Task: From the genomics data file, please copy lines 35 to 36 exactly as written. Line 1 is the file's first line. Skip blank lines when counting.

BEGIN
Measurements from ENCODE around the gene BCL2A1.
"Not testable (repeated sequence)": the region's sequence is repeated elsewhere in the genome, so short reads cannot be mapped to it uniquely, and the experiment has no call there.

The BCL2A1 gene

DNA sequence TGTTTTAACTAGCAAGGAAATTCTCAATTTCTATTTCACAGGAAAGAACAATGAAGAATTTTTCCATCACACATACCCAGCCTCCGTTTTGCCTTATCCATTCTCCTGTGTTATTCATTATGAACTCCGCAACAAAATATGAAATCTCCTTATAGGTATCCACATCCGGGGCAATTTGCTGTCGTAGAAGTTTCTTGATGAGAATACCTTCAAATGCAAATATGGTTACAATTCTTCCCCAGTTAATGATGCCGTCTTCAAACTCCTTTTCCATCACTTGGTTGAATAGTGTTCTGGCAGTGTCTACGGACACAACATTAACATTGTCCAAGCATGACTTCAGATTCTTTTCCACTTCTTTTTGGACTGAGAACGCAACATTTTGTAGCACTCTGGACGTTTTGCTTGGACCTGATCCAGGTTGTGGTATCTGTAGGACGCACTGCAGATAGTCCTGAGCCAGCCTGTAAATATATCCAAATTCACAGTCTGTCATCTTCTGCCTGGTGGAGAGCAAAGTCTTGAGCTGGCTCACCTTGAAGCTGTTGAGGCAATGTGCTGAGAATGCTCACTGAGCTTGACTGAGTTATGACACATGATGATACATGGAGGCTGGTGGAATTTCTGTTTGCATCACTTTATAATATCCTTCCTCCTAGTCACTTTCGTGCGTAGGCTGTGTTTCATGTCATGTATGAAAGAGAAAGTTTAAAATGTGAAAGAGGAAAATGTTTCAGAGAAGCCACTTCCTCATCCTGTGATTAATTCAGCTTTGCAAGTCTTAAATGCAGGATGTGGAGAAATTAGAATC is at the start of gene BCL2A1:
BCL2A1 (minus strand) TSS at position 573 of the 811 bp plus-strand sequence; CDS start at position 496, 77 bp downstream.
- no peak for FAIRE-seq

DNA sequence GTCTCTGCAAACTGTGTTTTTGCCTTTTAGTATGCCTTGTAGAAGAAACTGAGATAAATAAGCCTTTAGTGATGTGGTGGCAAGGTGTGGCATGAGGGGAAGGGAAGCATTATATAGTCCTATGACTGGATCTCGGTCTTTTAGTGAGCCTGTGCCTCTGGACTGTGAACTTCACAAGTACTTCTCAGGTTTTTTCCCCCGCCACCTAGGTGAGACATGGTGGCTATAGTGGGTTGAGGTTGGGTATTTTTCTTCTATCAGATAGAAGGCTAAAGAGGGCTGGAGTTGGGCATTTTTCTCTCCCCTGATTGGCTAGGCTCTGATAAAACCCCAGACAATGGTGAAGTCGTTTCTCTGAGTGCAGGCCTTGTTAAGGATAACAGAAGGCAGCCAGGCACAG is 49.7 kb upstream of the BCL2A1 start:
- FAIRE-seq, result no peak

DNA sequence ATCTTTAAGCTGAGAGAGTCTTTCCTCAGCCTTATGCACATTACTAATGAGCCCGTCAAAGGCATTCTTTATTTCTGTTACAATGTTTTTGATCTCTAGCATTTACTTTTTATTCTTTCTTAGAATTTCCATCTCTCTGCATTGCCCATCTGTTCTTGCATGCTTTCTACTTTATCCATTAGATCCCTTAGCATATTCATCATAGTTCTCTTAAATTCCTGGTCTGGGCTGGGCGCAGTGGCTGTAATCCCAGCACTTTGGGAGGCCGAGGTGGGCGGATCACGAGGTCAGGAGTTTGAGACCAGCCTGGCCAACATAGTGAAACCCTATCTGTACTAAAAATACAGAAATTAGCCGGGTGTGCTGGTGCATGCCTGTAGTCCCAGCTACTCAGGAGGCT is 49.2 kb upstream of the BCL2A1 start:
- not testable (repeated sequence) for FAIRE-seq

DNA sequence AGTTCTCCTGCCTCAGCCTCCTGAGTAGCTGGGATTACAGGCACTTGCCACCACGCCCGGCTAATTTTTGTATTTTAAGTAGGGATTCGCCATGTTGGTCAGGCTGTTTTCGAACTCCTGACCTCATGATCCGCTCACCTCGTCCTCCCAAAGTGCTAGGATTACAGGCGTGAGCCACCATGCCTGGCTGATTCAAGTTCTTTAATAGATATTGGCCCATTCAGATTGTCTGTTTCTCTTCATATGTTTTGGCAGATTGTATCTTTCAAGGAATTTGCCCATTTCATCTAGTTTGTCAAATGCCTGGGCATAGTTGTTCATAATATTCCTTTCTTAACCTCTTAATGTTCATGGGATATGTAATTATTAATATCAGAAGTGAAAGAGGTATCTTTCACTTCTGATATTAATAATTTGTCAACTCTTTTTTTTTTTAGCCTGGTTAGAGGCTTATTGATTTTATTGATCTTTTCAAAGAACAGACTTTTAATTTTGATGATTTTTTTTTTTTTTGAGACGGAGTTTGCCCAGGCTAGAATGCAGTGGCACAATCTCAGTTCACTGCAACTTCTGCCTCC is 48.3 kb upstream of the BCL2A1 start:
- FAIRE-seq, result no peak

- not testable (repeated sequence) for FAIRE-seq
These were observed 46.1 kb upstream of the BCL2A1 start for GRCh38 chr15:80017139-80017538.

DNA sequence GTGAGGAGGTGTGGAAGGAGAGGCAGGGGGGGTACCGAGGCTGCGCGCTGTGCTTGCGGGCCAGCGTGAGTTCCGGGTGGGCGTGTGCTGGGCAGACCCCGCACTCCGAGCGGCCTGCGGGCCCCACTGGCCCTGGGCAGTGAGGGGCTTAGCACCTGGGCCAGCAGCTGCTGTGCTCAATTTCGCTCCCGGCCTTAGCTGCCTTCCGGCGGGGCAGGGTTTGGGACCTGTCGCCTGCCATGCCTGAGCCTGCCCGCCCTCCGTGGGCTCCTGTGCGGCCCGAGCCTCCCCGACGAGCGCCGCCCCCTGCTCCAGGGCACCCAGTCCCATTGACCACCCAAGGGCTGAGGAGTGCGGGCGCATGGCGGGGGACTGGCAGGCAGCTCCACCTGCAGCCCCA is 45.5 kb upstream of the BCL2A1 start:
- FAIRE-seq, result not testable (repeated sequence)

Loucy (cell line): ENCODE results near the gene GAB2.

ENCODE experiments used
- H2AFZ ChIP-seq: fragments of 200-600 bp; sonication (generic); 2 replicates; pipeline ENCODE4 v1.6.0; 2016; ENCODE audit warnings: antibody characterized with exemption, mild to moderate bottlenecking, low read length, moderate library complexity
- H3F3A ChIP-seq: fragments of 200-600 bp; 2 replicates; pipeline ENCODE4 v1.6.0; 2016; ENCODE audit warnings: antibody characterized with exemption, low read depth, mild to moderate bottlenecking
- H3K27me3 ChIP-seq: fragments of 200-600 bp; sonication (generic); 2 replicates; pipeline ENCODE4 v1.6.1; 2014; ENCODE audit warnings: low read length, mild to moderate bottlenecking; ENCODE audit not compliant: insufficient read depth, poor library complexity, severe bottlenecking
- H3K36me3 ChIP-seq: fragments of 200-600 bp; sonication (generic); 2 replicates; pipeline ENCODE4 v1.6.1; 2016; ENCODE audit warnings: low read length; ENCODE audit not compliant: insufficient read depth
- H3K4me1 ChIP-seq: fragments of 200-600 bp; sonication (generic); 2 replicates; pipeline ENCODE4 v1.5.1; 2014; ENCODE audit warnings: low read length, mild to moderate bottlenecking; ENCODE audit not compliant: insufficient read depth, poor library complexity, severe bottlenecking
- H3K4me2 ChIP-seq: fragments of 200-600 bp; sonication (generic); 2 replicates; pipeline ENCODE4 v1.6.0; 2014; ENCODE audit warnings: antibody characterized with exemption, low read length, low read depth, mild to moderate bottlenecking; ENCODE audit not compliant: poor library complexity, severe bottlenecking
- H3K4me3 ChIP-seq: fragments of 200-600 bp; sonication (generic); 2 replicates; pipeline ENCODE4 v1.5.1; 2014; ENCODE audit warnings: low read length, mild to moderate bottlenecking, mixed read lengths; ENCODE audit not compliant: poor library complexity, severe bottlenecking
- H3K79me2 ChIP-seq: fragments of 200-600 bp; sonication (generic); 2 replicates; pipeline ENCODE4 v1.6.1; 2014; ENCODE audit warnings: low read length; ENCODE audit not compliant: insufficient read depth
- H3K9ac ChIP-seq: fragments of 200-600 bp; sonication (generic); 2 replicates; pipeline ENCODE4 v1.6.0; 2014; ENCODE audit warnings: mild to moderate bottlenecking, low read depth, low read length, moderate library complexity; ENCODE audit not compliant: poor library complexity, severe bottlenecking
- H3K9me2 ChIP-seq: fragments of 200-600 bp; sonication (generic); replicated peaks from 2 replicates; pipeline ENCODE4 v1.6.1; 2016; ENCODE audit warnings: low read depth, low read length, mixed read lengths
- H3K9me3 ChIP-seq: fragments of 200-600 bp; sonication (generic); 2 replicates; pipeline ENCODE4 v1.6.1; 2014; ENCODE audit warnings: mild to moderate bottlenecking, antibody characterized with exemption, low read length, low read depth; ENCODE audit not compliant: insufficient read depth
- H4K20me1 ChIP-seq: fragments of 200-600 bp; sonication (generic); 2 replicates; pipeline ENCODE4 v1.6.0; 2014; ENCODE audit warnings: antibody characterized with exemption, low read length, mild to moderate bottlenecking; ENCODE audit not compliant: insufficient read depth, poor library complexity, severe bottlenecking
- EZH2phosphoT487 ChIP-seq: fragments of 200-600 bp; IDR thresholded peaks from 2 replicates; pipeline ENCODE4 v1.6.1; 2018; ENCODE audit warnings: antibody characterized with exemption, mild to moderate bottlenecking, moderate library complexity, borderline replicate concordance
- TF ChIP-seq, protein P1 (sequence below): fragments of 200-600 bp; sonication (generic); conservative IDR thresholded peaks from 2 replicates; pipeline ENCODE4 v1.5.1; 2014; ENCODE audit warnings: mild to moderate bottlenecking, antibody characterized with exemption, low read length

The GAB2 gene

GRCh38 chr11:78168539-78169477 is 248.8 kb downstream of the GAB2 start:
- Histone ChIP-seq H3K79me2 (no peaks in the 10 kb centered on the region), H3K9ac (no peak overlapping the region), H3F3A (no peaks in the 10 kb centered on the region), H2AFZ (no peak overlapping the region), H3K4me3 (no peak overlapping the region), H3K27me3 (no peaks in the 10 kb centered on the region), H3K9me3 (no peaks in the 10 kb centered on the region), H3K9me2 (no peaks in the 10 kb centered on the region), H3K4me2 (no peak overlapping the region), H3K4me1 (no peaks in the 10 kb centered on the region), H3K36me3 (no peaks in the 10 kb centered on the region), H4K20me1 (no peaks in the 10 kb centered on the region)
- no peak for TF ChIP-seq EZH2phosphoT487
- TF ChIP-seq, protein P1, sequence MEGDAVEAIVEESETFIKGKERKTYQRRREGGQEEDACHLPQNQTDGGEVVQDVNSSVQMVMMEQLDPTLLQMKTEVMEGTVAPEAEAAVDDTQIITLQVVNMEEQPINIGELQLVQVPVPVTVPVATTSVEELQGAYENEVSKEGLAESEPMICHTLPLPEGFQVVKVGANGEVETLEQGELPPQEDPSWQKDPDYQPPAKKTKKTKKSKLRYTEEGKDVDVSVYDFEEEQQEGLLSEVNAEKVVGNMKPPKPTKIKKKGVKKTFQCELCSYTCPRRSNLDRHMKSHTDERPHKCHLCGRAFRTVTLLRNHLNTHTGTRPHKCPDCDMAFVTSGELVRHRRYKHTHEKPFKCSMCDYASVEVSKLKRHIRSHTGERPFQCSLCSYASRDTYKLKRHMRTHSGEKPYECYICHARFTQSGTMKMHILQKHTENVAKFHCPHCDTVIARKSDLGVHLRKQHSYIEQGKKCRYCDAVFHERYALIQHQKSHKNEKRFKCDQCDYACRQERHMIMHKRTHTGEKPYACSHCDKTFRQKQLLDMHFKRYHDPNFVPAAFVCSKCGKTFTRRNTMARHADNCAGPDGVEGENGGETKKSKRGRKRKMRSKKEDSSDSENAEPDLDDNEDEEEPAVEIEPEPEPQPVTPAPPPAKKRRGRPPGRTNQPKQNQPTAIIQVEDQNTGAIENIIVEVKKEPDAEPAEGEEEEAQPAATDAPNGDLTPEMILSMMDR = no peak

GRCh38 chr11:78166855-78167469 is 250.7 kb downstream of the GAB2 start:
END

- Histone ChIP-seq H3K79me2 (no peaks in the 10 kb centered on the region), H3K9ac (no peak overlapping the region), H3F3A (no peaks in the 10 kb centered on the region), H2AFZ (no peak overlapping the region), H3K4me3 (no peak overlapping the region), H3K27me3 (no peaks in the 10 kb centered on the region), H3K9me3 (no peaks in the 10 kb centered on the region), H3K9me2 (no peaks in the 10 kb centered on the region), H3K4me2 (no peak overlapping the region), H3K4me1 (no peaks in the 10 kb centered on the region), H3K36me3 (no peaks in the 10 kb centered on the region), H4K20me1 (no peaks in the 10 kb centered on the region)
- no peak for TF ChIP-seq EZH2phosphoT487